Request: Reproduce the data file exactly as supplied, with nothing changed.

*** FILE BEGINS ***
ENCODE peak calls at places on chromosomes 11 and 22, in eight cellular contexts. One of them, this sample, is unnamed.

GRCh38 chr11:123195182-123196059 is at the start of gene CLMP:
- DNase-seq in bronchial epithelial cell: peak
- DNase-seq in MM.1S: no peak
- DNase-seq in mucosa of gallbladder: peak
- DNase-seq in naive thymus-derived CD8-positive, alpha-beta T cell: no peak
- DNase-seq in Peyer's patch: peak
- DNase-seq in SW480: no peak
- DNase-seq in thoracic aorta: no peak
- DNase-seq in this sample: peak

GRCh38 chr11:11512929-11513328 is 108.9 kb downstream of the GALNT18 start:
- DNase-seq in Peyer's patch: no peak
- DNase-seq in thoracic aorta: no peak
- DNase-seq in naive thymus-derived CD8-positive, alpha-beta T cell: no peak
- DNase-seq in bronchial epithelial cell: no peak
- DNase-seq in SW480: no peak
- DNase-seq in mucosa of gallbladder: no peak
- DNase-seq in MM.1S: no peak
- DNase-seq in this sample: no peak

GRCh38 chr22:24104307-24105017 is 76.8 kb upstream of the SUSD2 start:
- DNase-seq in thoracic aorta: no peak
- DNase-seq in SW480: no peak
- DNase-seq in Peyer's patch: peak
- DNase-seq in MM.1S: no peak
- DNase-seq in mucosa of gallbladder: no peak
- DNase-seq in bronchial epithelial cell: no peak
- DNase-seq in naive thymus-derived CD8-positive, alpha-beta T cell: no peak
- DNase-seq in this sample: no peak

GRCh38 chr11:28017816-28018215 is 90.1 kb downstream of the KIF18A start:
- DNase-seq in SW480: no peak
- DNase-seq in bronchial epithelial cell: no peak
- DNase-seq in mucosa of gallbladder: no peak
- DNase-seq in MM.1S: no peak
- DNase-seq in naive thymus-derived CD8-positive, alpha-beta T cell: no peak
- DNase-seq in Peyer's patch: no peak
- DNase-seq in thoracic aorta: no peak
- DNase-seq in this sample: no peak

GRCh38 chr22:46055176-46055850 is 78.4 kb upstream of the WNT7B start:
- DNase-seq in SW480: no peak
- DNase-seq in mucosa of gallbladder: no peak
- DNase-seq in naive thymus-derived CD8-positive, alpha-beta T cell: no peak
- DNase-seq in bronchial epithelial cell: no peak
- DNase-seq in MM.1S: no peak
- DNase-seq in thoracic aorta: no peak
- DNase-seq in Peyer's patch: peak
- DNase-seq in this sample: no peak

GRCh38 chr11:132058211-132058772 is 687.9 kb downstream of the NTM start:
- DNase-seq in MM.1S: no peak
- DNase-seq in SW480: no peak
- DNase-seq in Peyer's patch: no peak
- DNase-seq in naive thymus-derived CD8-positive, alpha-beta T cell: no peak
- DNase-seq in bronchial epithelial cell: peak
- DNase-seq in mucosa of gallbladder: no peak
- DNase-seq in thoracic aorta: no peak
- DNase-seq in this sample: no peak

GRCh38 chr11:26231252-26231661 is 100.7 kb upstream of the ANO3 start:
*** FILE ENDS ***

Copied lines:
ENCODE peak calls at places on chromosomes 11 and 22, in eight cellular contexts. One of them, this sample, is unnamed.

GRCh38 chr11:123195182-123196059 is at the start of gene CLMP:
- DNase-seq in bronchial epithelial cell: peak
- DNase-seq in MM.1S: no peak
- DNase-seq in mucosa of gallbladder: peak
- DNase-seq in naive thymus-derived CD8-positive, alpha-beta T cell: no peak
- DNase-seq in Peyer's patch: peak
- DNase-seq in SW480: no peak
- DNase-seq in thoracic aorta: no peak
- DNase-seq in this sample: peak

GRCh38 chr11:11512929-11513328 is 108.9 kb downstream of the GALNT18 start:
- DNase-seq in Peyer's patch: no peak
- DNase-seq in thoracic aorta: no peak
- DNase-seq in naive thymus-derived CD8-positive, alpha-beta T cell: no peak
- DNase-seq in bronchial epithelial cell: no peak
- DNase-seq in SW480: no peak
- DNase-seq in mucosa of gallbladder: no peak
- DNase-seq in MM.1S: no peak
- DNase-seq in this sample: no peak

GRCh38 chr22:24104307-24105017 is 76.8 kb upstream of the SUSD2 start:
- DNase-seq in thoracic aorta: no peak
- DNase-seq in SW480: no peak
- DNase-seq in Peyer's patch: peak
- DNase-seq in MM.1S: no peak
- DNase-seq in mucosa of gallbladder: no peak
- DNase-seq in bronchial epithelial cell: no peak
- DNase-seq in naive thymus-derived CD8-positive, alpha-beta T cell: no peak
- DNase-seq in this sample: no peak

GRCh38 chr11:28017816-28018215 is 90.1 kb downstream of the KIF18A start:
- DNase-seq in SW480: no peak
- DNase-seq in bronchial epithelial cell: no peak
- DNase-seq in mucosa of gallbladder: no peak
- DNase-seq in MM.1S: no peak
- DNase-seq in naive thymus-derived CD8-positive, alpha-beta T cell: no peak
- DNase-seq in Peyer's patch: no peak
- DNase-seq in thoracic aorta: no peak
- DNase-seq in this sample: no peak

GRCh38 chr22:46055176-46055850 is 78.4 kb upstream of the WNT7B start:
- DNase-seq in SW480: no peak
- DNase-seq in mucosa of gallbladder: no peak
- DNase-seq in naive thymus-derived CD8-positive, alpha-beta T cell: no peak
- DNase-seq in bronchial epithelial cell: no peak
- DNase-seq in MM.1S: no peak
- DNase-seq in thoracic aorta: no peak
- DNase-seq in Peyer's patch: peak
- DNase-seq in this sample: no peak

GRCh38 chr11:132058211-132058772 is 687.9 kb downstream of the NTM start:
- DNase-seq in MM.1S: no peak
- DNase-seq in SW480: no peak
- DNase-seq in Peyer's patch: no peak
- DNase-seq in naive thymus-derived CD8-positive, alpha-beta T cell: no peak
- DNase-seq in bronchial epithelial cell: peak
- DNase-seq in mucosa of gallbladder: no peak
- DNase-seq in thoracic aorta: no peak
- DNase-seq in this sample: no peak

GRCh38 chr11:26231252-26231661 is 100.7 kb upstream of the ANO3 start: